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Car navigation: Dangerous voices?
Voices that joke and jibe while you drive could distract instead of helping, an expert warns.
December 1, 2005: 11:24 AM EST
By Peter Valdes-Dapena, staff writer
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NEW YORK ( - Think you might get a kick out of having Mr. T. or Dennis Hopper give you driving directions? Several companies are rolling out celebrity voice systems that work with standard navigation systems. But making the wrong choice could be dangerous, according to an expert on computer voices.

While we change the ringtones on our cell phones all the time, our cell phones aren't interacting with us as we drive.

"Voices are incredibly powerful, much more so than ringtones." said Clifford Nass, author of the book "Wired for Speech" and a professor at Stanford University who studies human/computer speech interaction.

Even though we all realize that a car's navigation system is a computer, our brain still responds to anything speaking to us as if it were a person.

If we're feeling annoyed and our car is speaking to us in a chipper voice, we get more annoyed, said Nass.

Worse, said Nass, are voices that are overtly distracting. (Think of Mr. T barking at you to turn left). You know that it's just a computer, but, emotionally, you will still react.

Will Andre, chief executive officer of NavTones, the company that produces the Mr. T car navigation voice, said he feels the voice is no more distracting than a cell phone conversation and has the benefit of getting drivers to attend to the directions.

Navigating stereotypes

The best voices for cars, said Nass, are those that match the driver's mood and personality. Extroverted people trust computers that sound outgoing. Introverted people like computers that sound a little shy, like they are.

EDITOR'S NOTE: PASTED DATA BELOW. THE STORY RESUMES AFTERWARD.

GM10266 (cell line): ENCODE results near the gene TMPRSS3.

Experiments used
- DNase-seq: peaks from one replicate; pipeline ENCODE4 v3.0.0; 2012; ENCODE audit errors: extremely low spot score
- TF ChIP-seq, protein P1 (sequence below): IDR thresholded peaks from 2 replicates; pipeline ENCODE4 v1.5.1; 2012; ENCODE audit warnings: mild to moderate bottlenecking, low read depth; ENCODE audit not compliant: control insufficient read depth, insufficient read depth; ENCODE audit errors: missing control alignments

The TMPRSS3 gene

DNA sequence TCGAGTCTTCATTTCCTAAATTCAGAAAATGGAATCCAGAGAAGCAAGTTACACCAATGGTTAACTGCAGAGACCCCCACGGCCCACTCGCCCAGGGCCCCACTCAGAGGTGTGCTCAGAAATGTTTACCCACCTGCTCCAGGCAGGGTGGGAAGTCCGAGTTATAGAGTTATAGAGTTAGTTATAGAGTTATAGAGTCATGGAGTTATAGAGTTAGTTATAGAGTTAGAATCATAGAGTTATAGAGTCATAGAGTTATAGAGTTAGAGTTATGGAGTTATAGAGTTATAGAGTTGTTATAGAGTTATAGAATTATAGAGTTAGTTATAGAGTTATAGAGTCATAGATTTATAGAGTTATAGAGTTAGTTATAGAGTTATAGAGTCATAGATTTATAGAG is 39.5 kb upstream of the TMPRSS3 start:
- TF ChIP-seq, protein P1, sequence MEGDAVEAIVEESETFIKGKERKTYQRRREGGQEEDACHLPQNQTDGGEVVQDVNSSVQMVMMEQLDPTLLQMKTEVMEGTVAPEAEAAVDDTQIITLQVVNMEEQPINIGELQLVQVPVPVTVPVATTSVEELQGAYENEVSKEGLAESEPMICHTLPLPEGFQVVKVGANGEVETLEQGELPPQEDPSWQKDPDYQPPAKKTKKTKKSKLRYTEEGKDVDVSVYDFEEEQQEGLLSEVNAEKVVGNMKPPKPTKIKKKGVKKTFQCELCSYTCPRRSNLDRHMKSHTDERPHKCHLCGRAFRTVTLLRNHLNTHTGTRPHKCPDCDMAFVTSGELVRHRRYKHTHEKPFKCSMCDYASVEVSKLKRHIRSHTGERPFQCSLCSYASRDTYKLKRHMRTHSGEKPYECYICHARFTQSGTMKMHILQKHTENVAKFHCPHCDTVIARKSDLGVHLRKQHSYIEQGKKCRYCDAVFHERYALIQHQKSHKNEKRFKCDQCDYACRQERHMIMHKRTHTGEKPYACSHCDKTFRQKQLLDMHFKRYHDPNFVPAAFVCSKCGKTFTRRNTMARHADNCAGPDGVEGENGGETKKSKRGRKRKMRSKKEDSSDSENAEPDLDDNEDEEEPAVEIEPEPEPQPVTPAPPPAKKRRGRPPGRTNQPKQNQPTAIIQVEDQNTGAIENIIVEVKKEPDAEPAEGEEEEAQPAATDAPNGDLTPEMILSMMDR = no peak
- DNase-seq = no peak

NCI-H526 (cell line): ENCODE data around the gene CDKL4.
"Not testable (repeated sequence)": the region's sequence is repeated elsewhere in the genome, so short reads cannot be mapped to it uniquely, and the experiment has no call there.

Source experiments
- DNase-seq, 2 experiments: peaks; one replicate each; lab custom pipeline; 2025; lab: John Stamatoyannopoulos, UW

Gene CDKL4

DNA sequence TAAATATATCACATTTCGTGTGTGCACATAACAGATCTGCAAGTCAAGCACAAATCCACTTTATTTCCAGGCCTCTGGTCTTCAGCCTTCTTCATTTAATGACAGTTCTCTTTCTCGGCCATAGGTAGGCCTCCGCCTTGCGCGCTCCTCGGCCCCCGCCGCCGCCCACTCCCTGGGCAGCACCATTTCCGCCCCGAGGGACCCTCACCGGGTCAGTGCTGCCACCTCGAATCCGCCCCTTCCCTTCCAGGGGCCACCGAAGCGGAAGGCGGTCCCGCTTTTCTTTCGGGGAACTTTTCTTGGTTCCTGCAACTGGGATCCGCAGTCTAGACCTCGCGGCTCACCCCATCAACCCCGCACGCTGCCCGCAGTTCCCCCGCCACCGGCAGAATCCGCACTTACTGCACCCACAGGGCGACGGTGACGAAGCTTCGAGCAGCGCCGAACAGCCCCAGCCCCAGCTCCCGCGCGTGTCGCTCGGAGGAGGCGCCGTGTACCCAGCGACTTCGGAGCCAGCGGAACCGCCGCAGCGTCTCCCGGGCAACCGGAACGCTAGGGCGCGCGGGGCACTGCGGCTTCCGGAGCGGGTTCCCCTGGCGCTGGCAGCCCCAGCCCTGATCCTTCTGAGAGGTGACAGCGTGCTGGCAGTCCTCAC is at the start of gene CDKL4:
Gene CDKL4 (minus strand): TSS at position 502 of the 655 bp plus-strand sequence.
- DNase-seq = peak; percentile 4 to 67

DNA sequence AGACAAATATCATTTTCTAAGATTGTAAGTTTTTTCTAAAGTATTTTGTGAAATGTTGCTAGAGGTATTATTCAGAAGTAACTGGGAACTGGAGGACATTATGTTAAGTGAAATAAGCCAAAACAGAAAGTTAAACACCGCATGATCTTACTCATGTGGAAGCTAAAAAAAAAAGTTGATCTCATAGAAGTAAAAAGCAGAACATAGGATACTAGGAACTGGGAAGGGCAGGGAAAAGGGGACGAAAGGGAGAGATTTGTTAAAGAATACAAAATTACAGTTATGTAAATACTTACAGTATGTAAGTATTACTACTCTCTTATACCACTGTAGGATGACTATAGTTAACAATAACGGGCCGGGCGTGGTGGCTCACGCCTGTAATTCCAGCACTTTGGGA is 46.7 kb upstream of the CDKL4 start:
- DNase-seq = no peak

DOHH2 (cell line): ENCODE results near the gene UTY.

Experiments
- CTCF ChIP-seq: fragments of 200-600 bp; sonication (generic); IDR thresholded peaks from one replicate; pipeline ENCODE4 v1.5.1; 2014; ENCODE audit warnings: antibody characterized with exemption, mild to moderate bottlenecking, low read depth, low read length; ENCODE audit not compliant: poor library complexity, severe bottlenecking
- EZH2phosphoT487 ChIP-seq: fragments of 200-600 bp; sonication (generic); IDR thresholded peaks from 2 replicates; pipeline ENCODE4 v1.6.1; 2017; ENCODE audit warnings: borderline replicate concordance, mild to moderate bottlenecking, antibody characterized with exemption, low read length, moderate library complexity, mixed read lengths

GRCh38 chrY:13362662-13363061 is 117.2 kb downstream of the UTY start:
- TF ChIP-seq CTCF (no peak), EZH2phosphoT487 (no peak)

There are a lot of issues to consider.

If the voice coming out of our car's navigation system lacks sufficient authority, we might not trust it. In experiments, said Nass, drivers didn't feel comfortable when a car navigation system had the voice of an elderly person. That was true even of older drivers.

Emotions, which can change from moment to moment, are harder to match but computers can certainly sound happy, sad, excited or bored. The problem is gauging the driver's emotions so that the computer can respond appropriately, but that's something that is being worked on at automotive communication labs at Stanford, Nass said.

One general rule is that people like voices that sound more or less like themselves and voices that, we feel, are consistent with the role they're playing, said Nass. The wrong voice can be unnerving and distracting, he said.

"Most accents have stereotypes, good or bad, with them," he said. "From a societal point of view this leads to a very big problem."

The voices that come out of our computer guides could help break down some of those stereotypes. Instead, they usually tend to reinforce them by speaking to us in the "voice of authority" we already expect and trust. In the United States that means that , almost always, your car's voice is that of a white midwestern man or woman, said Nass.

Allowing users to install voices of their own choosing could mean that other types of voices will finally get some time in the virtual driver's seat.

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Turn left in 500 feet... fool!  Top of page

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